Film, Film Review

REVIEW: M3GAN (2023) dir. Gerard Johnstone

Ahh, January.

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I’ve often wondered when some enterprising studio will attempt to rebrand January as a sort of “second October.” January, of course, is widely considered to be Hollywood’s dumping ground, the time in which distributors quietly release their least reputable offerings while critics and audiences are still distracted by their award-season swings and holiday blockbusters. Inevitably, this means a rush of decidedly de-elevated horror films– flimsy programmers, troubled productions, copyright-extension entries in long-dormant franchises. These films, of course, are rarely “good” in the conventional sense of the word, but the so-called “January horror dump” has become a beloved rite of passage for fans of the genre, who relish the sight of these low-rent spookshows briefly dominating the multiplex. The fact that no canny horror impresario has yet spun this release strategy as an intentional tradition is honestly shocking to me.

That may be changing this year, however, with the release of M3GAN, the latest killer-doll epic from Blumhouse (who else?). M3GAN is, at its core, a Child’s Play updated for the days of AI and Siri, but Blumhouse has wisely played up the film’s more outrageous elements (Those looks! That dance!), causing the character to become a minor cult sensation and “queer icon” long before the film so much as screened. Is this a case of overeager ballyhoo? Of course– how could it not be?– but M3GAN is still a great bit of silly fun, and the platonic ideal of January Horror.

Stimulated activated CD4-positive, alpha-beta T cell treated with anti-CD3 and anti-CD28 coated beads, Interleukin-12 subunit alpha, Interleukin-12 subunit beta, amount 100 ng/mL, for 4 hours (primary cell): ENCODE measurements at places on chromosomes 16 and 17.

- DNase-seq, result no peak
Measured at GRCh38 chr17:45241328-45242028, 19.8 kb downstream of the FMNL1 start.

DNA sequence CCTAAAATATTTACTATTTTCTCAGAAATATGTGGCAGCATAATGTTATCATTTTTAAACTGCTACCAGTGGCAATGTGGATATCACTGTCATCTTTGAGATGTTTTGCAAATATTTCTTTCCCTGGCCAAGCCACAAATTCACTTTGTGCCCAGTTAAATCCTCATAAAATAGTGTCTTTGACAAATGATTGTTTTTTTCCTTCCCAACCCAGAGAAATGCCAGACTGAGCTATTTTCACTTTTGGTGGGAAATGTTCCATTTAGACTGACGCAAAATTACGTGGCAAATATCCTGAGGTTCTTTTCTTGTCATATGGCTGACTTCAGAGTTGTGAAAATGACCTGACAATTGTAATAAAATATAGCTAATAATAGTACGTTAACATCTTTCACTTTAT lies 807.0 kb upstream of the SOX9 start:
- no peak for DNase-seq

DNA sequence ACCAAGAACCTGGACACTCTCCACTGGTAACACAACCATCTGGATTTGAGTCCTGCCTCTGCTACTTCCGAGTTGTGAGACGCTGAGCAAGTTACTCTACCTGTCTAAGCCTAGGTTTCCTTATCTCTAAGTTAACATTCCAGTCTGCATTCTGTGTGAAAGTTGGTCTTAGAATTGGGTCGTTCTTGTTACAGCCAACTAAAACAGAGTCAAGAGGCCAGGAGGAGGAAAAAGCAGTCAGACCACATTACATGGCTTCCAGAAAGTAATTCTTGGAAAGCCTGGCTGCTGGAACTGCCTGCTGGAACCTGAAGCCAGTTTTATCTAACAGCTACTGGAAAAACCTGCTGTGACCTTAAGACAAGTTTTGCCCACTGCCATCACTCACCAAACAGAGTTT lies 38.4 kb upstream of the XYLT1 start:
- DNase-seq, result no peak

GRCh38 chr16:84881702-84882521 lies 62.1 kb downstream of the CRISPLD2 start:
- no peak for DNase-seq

Allison Williams plays Gemma, a shallow and ambitious (but apparently brilliant) toy designer for Funki, a company specializing in appropriately horrifying, smartphone-optimized creatures called “Purrpetual Pets” (picture a Furby with a tiny set of human teeth). Gemma’s world is rocked when she suddenly finds herself the legal guardian of her ten-year-old niece Cady (Violet McGraw), whose parents were killed in a tragic car accident. Realizing that her sparse, childless-millennial home has little to offer a tween, Gemma brings home her pet project: M3GAN, a startlingly lifelike doll which “pairs” with a child and algorithmically adapts to become a de facto best friend/teacher/parent substitute (M3GAN stands for “Model-3 Generative Android”– hey, whatever gets you there). Cady quickly becomes inseparable from M3GAN, and Gemma’s bosses realize they may have the product of the century on their hands. You probably don’t need me to tell you the rest: M3GAN, following her prime directive, begins ruthlessly dispatching any and all perceived threats to Cady– and, once Gemma realizes she may have created a monster, anyone else who gets in her way.